Cathedral Basilica of the Sacred Heart, Newark, New Jersey


Cathedral Basilica of the Sacred Heart, Newark, New Jersey

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address = 89 Ridge Street
Forest Hill, Newark, New Jersey
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The Cathedral Basilica of the Sacred Heart is the seat of the Roman Catholic Archdiocese of Newark, New Jersey. It is located at 89 Ridge Street in Forest Hill, next to Branch Brook Park. Envisioned as a "fitting monument to the faith," the Cathedral was begun in 1899 and finished in 1954. The original design called for an English-Irish gothic church, but plans were later modified in favor of a French gothic aesthetic, which included elaborate rose windows, sculpture by the doorways, and shorter towers.

Planning of the Cathedral

in 1896 but was rejected by Bishop Wigger. As the plans moved on, Bishop Wigger erected a temporary church under the same name on February 15, 1889. In July 1897, a fundraiser was started to get some funds to build the cathedral. At the same time, the design was being chosen. O'Rourke was chosen to design the cathedral. The design was to be an English-Irish gothic design. In accepting the commission, O'Rourke pledged to Bishop Wigger that the work would be "a labor of love and not of fees and profits."

Construction

Early Stages

Groundbreaking of the site happened on January 1898 and the cornerstone was laid on June 11, 1899. O'Rourke wanted to get the walls and towers built first and selected a Vermont Rockport granite as the exterior stone. By 1902, the walls then stood 50 feet high at the nave and ambulatory locations, with the first four tiers of the front towers under construction. Bishop Wigger died on January 5, 1901 and handed the project to the new bishop, John O'Connor. Bishop O'Connor asked O'Rourke to cut costs as much as possible and not exceed the price tag of $1,000,000 (in 1902 dollars). In the beginning of 1902,

Halt in construction

O'Rourke was removed from being head arcitect of the church in 1910 due to a series of feuds between O'Rourke and another architect. The new architect, Mr. Waldron noticed at dangerous shift in weight and hired Fred Metcalf to observe this shift. An order went out to remove all 24 pillars in the cathedral and excavated underneath and re-leveled the ground and reseted 22 pillars. The decision to drop the two remaining pillars allowed him to eliminate the clerestory wall connecting the nave and the chancel, thus opening the transept the full one hundred sixty-five feet. As the arches and clerestory began to rise in the latter half of 1910, extra reinforcement was provided in the form of steel girders at the clerestory level down either side of the nave and around the ambulatory.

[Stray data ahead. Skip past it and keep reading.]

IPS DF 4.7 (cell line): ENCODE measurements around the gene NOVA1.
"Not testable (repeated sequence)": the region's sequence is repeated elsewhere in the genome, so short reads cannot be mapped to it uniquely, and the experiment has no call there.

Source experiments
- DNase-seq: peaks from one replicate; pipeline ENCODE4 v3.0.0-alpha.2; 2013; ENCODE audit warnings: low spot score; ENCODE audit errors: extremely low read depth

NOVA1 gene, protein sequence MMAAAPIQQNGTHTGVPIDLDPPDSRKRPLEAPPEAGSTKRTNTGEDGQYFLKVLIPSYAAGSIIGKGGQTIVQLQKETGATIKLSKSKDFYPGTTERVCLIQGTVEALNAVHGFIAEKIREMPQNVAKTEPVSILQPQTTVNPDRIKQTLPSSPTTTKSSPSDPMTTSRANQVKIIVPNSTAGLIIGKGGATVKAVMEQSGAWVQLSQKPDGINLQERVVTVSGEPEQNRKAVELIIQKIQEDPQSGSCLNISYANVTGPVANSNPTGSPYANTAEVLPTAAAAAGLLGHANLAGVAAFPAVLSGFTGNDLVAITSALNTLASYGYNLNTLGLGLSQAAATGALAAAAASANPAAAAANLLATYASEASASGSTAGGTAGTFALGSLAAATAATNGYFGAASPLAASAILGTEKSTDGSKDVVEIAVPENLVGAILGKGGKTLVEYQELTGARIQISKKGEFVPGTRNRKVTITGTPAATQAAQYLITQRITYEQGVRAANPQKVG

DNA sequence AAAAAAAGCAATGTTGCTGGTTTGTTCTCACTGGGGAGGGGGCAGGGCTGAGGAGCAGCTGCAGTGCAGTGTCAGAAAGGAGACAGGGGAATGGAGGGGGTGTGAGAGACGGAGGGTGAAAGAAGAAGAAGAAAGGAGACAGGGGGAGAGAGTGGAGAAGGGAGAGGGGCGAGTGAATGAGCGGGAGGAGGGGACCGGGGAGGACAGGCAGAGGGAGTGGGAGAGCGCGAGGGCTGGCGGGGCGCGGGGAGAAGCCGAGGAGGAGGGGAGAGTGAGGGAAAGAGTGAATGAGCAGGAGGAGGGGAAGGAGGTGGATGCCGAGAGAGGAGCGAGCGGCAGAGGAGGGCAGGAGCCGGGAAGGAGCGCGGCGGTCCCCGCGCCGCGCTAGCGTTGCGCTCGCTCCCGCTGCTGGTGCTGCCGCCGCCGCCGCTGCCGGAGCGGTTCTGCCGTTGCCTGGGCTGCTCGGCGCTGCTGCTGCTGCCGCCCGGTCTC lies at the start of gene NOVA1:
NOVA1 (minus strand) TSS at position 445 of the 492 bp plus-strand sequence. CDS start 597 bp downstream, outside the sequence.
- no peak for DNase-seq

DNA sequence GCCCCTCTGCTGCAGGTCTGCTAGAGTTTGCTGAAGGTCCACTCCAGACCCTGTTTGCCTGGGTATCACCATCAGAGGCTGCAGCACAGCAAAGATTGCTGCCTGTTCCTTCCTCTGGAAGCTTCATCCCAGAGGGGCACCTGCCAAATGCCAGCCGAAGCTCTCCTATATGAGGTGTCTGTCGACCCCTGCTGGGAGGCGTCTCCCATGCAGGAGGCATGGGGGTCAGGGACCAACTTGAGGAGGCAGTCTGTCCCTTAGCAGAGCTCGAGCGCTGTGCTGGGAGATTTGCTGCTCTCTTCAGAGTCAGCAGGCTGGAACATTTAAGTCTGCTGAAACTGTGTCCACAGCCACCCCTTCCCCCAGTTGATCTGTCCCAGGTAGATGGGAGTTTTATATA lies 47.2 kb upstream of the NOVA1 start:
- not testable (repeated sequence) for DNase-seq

Design Changes

The cathedral's design was switched from the English-Irish gothic style to a French gothic style. The plans were then accepted in June 1913 with work starting in August of the same year. Changes included the reduction of the size of the front towers to 232 ft tall from the previous 332 ft. The pointed spires were removed of fear of too much weight on the tower. Other design changes included the elimination of the exterior nave buttresses and pinnacles, the substitution of three rose windows instead of the concentric circle design and increased the use of sculptures at the entrances.

Final Stages

of New York.

Pre-Dedication

The new bishop, Thomas Joseph Walsh, opened the cathedral even though it was still under construction. Bishop Walsh believed it was time for the cathedral to be opened for use even though the cathedral had not been completed yet. The first ordination was Bishop Walsh's ordination as bishop of Newark on May 1, 1928. A Pontifical Mass followed celebrated by Fr. Joseph H. Conroy with a crowd of nearly 4,000 people. Bishop Walsh's ordination of Archbishop of Newark took place on April 27, 1938 along with his silver jubliee on July 29, 1943 and his 50th anniversary of Archbishop Walsh's ordination of a priest on May 1, 1950. During that time, Archbishop Walsh ordained six bishops in the cathedral during the pre-dedication.

Dedication

After nearly 95 years of planning and building, the Cathedral of Sacred Heart was finally dedicated by Archbishop Boland on October 19, 1954. Archbishop Boland dedicated Newark's mighty Cathedral in a ceremony in which he also received the pallium from Archbishop Amleto Cicognani, Apostolic Delegate to the United States. Monsignor Joseph A. Doyle, who spent his entire priestly life in the Cathedral parish, was appointed first rector. Over many years, the cathedral became a center of faith. Archbishop Boland ordained six bishops, many priest in this cathedral and showed people's contributions in this church. In 1972, thousands came to celebrate the Archbishop's golden jubliee. In 1974, he named his successor here, Fr. Peter L. Gerety from Portland, Maine.

Trivia

*This church is the fifth largest cathedral in the United States
* Sacred Heart was elevated to Basilica status by Pope John Paul II when he visited the cathedral in 1995.
*The Cathedral holds concerts open to the public throughout the year.
*The actual carving of the medallions' scriptural scenes and bishops' portraits took place on the Cathedral property between April, 1922 and November, 1924 under the direction of Rochette and Parzini of New York.
*The Cathedral holds the largest Schantz pipe organ ever built, including 154 ranks playable from two massive consoles.

External links

* [http://www.cathedralbasilica.org Cathedral Basilica of the Sacred Heart]
* [http://www.schantzorgan.com]


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